By way of review, the Donatists argued for a pure church, one led by bishops who’d not caved to persecution, recanted their faith, or surrendered Scriptures to be burned, then, when persecution passed, were allowed to return to their post. Rome said such lapsed bishops and priests could be restored. The Donatists said they could NOT and that any service they performed was invalid. The Donatists were deeply upset that the Bishop at Rome welcomed these lapsed priests back into their positions as leaders.
Augustine argued against the Donatists, saying that according to Jesus’ parable of the wheat and the tares, the Church was a mixed multitude; holding both the lost and saved.
Now: I have to admit I’m at a loss to see how that justified allowing apostates to regain leadership positions in the church.
Let’s cast that in light of a far sometimes problem today. Should a pastor who commits adultery, and is caught in it, not from which he repents before being caught; should he be allowed back into his role as a pastor just because he breaks up with his mistress?
For Augustine, the issue wasn’t so much that these lapsed priests and bishops were allowed back into their roles; it was the question of whether or not their religious service held any efficacy for those they were served by; things like Communion and baptism.
Augustine differed with the Donatists on the validity of these baptisms and communion served by lapsed priests. Donatists claimed an apostate had lost authority to administer these rites. Augustine said the moral and spiritual standing of a priest wasn’t important, only that he be aware he bestowed God’s grace on others by baptizing and serving communion.
While no doubt many of us would agree that it isn’t the moral excellence of the officiating minister that determines the value of communion and baptism, what surely some of our listeners will find difficult is the idea that a special grace is communicated BY a priest, through these rituals.
You see, this brings us right up to a much later controversy that will surface during the Reformation. Do the sacraments convey grace or are they meant to be memorials that point to a historical event we renew our faith by? Notice I did NOT say, they are MERELY memorials, for that goes too far and misrepresents the position of the radical Reformers, But that is a subject for a much later episode.
Augustine’s argument at this point laid the foundation for the Roman Catholic Church’s doctrine that an ordained priest becomes the channel of grace to church members. Next stop on that train is Sacramentalism and Sacerdotalism.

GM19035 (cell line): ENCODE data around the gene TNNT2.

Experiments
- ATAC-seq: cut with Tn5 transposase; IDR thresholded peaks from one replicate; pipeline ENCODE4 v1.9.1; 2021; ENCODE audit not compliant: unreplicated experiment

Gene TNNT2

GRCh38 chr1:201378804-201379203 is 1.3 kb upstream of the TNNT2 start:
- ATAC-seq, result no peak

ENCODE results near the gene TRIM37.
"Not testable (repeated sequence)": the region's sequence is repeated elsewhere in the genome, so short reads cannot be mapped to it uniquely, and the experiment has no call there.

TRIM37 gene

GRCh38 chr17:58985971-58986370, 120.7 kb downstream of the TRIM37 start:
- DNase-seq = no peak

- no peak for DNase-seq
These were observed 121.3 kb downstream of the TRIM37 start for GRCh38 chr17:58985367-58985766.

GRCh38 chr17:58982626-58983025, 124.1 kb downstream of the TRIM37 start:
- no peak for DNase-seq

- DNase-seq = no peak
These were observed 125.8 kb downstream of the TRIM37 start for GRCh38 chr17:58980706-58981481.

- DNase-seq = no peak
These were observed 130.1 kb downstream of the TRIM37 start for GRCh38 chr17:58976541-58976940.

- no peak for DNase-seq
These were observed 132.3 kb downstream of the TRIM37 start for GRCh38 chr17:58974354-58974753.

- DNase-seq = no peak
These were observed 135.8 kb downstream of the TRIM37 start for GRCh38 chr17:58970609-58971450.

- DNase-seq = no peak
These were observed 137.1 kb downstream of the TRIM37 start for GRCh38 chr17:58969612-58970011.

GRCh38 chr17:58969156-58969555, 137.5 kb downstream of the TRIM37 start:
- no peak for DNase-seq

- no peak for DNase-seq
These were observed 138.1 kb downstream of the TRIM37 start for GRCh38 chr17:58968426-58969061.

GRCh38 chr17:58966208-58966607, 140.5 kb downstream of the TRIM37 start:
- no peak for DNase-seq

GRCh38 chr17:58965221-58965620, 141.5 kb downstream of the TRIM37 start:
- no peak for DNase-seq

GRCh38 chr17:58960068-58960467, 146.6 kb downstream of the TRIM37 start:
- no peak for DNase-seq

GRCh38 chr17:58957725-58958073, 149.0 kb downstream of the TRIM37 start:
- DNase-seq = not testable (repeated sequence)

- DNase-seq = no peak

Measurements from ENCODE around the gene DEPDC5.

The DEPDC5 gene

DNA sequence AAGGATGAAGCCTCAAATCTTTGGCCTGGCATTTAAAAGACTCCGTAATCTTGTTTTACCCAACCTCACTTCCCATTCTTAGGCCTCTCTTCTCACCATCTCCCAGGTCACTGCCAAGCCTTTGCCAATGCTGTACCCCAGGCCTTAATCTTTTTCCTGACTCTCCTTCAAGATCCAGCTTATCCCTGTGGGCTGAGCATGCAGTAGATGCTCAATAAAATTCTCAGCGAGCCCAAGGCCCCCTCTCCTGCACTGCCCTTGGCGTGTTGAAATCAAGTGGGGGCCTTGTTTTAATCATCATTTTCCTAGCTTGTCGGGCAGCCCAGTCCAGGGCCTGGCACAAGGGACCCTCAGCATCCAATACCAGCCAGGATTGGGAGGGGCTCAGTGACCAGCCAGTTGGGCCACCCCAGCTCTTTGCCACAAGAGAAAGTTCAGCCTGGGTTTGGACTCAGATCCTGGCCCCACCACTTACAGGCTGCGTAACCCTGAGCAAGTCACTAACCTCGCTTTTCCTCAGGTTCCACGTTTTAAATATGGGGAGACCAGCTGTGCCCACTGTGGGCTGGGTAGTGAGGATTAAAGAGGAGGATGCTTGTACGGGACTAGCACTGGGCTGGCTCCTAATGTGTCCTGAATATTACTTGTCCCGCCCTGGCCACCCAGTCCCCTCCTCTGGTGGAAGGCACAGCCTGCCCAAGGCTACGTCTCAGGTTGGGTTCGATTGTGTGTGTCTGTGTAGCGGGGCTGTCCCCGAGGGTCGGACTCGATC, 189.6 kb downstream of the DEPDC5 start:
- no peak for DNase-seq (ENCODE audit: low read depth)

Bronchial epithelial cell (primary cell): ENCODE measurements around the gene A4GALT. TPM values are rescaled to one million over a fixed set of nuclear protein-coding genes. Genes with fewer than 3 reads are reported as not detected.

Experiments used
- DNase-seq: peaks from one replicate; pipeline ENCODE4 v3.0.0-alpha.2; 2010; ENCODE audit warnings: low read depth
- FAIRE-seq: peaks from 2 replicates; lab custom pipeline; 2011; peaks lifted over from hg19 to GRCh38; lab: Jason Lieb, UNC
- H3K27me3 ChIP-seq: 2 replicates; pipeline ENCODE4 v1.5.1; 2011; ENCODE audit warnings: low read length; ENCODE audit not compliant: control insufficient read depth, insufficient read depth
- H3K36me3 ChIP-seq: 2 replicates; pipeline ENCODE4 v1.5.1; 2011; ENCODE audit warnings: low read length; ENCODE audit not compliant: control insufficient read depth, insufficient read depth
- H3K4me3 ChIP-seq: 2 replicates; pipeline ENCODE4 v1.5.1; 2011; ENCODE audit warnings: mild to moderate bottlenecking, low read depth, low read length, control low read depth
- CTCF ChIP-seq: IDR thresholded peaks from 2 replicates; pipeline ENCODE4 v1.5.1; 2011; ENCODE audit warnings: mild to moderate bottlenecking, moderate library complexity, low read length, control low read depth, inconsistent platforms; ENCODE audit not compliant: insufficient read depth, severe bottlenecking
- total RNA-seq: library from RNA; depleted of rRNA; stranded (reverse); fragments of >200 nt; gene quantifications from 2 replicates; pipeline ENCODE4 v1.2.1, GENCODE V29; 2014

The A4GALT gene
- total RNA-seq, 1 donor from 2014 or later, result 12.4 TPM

Augustine’s support of the Roman church and Bishop in the Donatist controversy included the use of force to suppress rivals and coerce them to accept church policy. In another example of his misuse of Scripture, he quoted Luke 14:23, wherein the parable of the banquet the host said: “Compel them to come in.” Augustine used this to justify forcing opponents to comply. This again seems an odd application of a passage that’s self-explanatory. For the servants of the host didn’t go out into streets and beat people; driving them with whips into the banquet.
Now: I recognize the historic weight and significance assigned to Augustine of Hippo. He was a towering intellect who made a major contribution to Christian theology. There’s no denying that. But there’s much in his work that seems to some, and I am one, that is inconsistent, even contradictory. For instance, a moment ago I mentioned Augustine developed the hermeneutical principle of the Analogy of Faith, a rule he shatters by justifying the use of force to compel adherence to church policy by using Luke 14:23.
Following his refutation of Donatism, Augustine turned his impressive intellectual attention to the teaching of a British monk named Pelagius. Pelagianism was a Christianized form of Greek stoicism. Pelagius said humans aren’t sinners by nature; that they’re free moral agents who become sinners by sinning and that it was possible to live without sin apart from the empowering of the Holy Spirit. Pelagius believed Jesus’s death atoned for sins but that humans possessed the power in themselves to live holy lives. Augustine’s own experience with sin proved Pelagius wrong and he argued forcefully against his ideas. Augustine said the entire human race was in Adam so that when he fell, all fell with him and sin passed to everyone. Sinners, Augustine argued, are not only saved by God’s grace, but they’re also kept by it and can only live God-honoring lives through the power of the Holy Spirit. He taught that God chooses only some to be saved and bestows this saving grace through the church by baptism and communion.
This is another example of Augustine’s confusing theology. He said only those who joined the visible church receive grace, then turned around and said salvation is a private matter between God and the individual. It was the former idea that laid the Roman Church’s claim to being the sole agent of bestowing grace, and the later teaching that formed the Protestant Reformation’s view of salvation. One has to wonder what Augustine thought the unmerited favor of grace was if joining a church, being baptized and taking communion acquired it.
He helped develop the doctrine of purgatory and so emphasized the value of baptism and communion as means of bestowing grace that the false doctrines of baptismal regeneration and sacramentalism were logical outcomes of his views.
As Augustine neared his final days, the Vandals who’d sacked Rome, crossed the Straits of Gibraltar and swept East to lay siege to Hippo. Two months into the siege Augustine died & a year later when the city finally fell, the Vandals entered to find everyone either dying or dead from hunger. Though they destroyed most of the city, out of respect for the renowned Augustine, they left his church intact.